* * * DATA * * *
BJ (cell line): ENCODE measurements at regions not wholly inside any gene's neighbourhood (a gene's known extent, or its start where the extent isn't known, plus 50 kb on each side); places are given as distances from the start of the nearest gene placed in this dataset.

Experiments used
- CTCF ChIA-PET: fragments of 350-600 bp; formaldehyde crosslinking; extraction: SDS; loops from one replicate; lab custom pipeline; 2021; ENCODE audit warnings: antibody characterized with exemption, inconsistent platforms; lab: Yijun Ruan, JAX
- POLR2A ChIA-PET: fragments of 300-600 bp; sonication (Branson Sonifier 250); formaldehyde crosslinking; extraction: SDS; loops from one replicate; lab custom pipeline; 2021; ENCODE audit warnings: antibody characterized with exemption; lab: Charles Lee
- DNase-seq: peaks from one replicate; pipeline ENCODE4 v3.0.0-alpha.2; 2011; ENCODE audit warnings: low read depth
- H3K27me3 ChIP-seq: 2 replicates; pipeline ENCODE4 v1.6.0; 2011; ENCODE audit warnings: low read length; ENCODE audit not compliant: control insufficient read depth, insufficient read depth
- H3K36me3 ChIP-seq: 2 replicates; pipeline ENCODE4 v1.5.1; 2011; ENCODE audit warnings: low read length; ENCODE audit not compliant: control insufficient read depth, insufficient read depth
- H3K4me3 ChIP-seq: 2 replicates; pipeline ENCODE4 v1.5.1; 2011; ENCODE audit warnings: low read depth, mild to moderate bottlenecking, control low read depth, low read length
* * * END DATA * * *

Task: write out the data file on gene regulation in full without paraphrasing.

BJ (cell line): ENCODE measurements at regions not wholly inside any gene's neighbourhood (a gene's known extent, or its start where the extent isn't known, plus 50 kb on each side); places are given as distances from the start of the nearest gene placed in this dataset.

Experiments used
- CTCF ChIA-PET: fragments of 350-600 bp; formaldehyde crosslinking; extraction: SDS; loops from one replicate; lab custom pipeline; 2021; ENCODE audit warnings: antibody characterized with exemption, inconsistent platforms; lab: Yijun Ruan, JAX
- POLR2A ChIA-PET: fragments of 300-600 bp; sonication (Branson Sonifier 250); formaldehyde crosslinking; extraction: SDS; loops from one replicate; lab custom pipeline; 2021; ENCODE audit warnings: antibody characterized with exemption; lab: Charles Lee
- DNase-seq: peaks from one replicate; pipeline ENCODE4 v3.0.0-alpha.2; 2011; ENCODE audit warnings: low read depth
- H3K27me3 ChIP-seq: 2 replicates; pipeline ENCODE4 v1.6.0; 2011; ENCODE audit warnings: low read length; ENCODE audit not compliant: control insufficient read depth, insufficient read depth
- H3K36me3 ChIP-seq: 2 replicates; pipeline ENCODE4 v1.5.1; 2011; ENCODE audit warnings: low read length; ENCODE audit not compliant: control insufficient read depth, insufficient read depth
- H3K4me3 ChIP-seq: 2 replicates; pipeline ENCODE4 v1.5.1; 2011; ENCODE audit warnings: low read depth, mild to moderate bottlenecking, control low read depth, low read length